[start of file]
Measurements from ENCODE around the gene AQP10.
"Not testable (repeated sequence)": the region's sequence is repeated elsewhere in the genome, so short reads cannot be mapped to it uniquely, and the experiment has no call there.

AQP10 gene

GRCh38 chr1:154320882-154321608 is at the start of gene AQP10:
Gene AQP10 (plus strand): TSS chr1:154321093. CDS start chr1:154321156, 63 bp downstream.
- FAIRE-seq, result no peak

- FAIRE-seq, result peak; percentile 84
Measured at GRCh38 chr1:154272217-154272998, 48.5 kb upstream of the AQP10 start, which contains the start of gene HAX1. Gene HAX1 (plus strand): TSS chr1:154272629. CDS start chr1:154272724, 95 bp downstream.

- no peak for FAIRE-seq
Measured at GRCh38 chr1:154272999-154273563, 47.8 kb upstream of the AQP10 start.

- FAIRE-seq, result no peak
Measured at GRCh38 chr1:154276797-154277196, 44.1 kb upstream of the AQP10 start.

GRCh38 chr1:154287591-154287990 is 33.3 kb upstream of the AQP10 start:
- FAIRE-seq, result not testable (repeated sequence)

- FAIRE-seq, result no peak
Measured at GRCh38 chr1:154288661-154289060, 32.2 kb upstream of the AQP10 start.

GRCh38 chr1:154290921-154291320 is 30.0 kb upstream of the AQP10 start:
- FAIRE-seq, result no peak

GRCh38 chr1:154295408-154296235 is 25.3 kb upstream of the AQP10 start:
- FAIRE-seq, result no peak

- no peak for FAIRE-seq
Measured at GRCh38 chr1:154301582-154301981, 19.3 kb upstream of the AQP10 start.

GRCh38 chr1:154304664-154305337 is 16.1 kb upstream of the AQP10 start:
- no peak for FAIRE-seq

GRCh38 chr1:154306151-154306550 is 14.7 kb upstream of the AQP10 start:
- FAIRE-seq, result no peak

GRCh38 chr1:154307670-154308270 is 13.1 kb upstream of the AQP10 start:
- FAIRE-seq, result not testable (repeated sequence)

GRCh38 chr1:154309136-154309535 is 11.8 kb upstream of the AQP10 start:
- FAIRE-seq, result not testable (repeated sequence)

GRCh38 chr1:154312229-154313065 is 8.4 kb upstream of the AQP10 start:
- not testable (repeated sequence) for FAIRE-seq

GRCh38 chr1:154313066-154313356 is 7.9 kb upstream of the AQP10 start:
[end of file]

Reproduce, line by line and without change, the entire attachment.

Measurements from ENCODE around the gene AQP10.
"Not testable (repeated sequence)": the region's sequence is repeated elsewhere in the genome, so short reads cannot be mapped to it uniquely, and the experiment has no call there.

AQP10 gene

GRCh38 chr1:154320882-154321608 is at the start of gene AQP10:
Gene AQP10 (plus strand): TSS chr1:154321093. CDS start chr1:154321156, 63 bp downstream.
- FAIRE-seq, result no peak

- FAIRE-seq, result peak; percentile 84
Measured at GRCh38 chr1:154272217-154272998, 48.5 kb upstream of the AQP10 start, which contains the start of gene HAX1. Gene HAX1 (plus strand): TSS chr1:154272629. CDS start chr1:154272724, 95 bp downstream.

- no peak for FAIRE-seq
Measured at GRCh38 chr1:154272999-154273563, 47.8 kb upstream of the AQP10 start.

- FAIRE-seq, result no peak
Measured at GRCh38 chr1:154276797-154277196, 44.1 kb upstream of the AQP10 start.

GRCh38 chr1:154287591-154287990 is 33.3 kb upstream of the AQP10 start:
- FAIRE-seq, result not testable (repeated sequence)

- FAIRE-seq, result no peak
Measured at GRCh38 chr1:154288661-154289060, 32.2 kb upstream of the AQP10 start.

GRCh38 chr1:154290921-154291320 is 30.0 kb upstream of the AQP10 start:
- FAIRE-seq, result no peak

GRCh38 chr1:154295408-154296235 is 25.3 kb upstream of the AQP10 start:
- FAIRE-seq, result no peak

- no peak for FAIRE-seq
Measured at GRCh38 chr1:154301582-154301981, 19.3 kb upstream of the AQP10 start.

GRCh38 chr1:154304664-154305337 is 16.1 kb upstream of the AQP10 start:
- no peak for FAIRE-seq

GRCh38 chr1:154306151-154306550 is 14.7 kb upstream of the AQP10 start:
- FAIRE-seq, result no peak

GRCh38 chr1:154307670-154308270 is 13.1 kb upstream of the AQP10 start:
- FAIRE-seq, result not testable (repeated sequence)

GRCh38 chr1:154309136-154309535 is 11.8 kb upstream of the AQP10 start:
- FAIRE-seq, result not testable (repeated sequence)

GRCh38 chr1:154312229-154313065 is 8.4 kb upstream of the AQP10 start:
- not testable (repeated sequence) for FAIRE-seq

GRCh38 chr1:154313066-154313356 is 7.9 kb upstream of the AQP10 start: